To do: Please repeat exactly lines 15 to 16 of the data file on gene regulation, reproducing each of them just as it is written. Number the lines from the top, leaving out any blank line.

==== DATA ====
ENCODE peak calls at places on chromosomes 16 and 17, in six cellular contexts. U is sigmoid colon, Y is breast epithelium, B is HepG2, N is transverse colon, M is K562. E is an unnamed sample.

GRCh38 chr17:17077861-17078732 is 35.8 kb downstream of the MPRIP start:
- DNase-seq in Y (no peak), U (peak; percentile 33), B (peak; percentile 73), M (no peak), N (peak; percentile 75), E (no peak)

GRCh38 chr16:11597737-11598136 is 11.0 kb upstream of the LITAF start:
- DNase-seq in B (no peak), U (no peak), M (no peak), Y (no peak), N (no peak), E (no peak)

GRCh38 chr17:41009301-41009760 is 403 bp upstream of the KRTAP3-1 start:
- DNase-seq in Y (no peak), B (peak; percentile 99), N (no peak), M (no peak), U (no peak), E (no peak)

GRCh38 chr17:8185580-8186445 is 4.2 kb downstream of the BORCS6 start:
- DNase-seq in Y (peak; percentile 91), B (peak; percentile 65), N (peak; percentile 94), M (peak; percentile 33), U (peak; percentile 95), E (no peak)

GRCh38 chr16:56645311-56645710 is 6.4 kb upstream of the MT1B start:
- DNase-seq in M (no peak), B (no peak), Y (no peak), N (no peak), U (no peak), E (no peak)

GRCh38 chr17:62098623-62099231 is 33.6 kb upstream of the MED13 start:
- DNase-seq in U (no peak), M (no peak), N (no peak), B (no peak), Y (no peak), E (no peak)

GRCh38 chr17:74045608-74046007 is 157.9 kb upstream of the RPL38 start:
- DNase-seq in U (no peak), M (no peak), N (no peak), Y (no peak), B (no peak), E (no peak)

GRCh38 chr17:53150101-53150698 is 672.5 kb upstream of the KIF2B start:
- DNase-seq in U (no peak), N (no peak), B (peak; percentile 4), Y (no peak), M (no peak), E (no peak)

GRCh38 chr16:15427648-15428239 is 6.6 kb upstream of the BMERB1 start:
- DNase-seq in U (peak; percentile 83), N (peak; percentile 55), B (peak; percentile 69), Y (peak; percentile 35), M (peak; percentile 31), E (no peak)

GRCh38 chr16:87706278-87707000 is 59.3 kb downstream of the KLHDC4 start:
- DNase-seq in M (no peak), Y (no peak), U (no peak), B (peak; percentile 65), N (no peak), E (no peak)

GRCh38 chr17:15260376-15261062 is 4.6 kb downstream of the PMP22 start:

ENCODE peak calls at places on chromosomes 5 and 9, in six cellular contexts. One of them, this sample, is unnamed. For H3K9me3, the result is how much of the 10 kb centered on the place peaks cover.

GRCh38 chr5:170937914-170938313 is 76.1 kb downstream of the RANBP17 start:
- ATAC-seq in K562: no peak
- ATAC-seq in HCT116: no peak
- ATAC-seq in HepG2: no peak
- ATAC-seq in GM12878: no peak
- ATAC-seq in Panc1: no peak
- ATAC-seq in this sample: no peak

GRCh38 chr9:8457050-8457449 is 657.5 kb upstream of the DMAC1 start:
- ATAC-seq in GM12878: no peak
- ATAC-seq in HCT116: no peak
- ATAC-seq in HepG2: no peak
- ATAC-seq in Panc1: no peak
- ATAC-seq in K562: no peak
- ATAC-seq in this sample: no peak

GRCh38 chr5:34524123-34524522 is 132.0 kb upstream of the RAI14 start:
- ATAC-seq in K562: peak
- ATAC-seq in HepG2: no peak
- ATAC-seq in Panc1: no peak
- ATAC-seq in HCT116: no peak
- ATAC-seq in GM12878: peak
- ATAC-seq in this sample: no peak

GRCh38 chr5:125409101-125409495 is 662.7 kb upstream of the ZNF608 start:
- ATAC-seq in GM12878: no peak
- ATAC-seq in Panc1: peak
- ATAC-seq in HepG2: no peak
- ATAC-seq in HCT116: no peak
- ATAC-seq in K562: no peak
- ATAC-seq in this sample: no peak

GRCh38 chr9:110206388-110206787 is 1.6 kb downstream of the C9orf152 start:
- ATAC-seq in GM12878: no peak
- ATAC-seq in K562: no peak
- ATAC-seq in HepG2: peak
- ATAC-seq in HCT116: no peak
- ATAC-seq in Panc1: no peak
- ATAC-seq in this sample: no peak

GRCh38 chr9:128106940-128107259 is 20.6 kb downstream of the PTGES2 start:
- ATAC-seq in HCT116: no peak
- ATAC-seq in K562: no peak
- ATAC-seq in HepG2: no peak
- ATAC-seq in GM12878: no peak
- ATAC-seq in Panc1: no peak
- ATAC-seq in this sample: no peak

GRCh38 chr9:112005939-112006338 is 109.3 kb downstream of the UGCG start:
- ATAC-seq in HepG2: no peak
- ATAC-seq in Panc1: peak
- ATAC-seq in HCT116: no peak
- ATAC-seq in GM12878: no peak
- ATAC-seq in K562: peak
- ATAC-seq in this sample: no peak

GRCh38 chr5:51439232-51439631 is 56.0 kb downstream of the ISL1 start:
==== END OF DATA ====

- DNase-seq in U (no peak), M (no peak), N (no peak), Y (no peak), B (no peak), E (no peak)

GRCh38 chr17:53150101-53150698 is 672.5 kb upstream of the KIF2B start: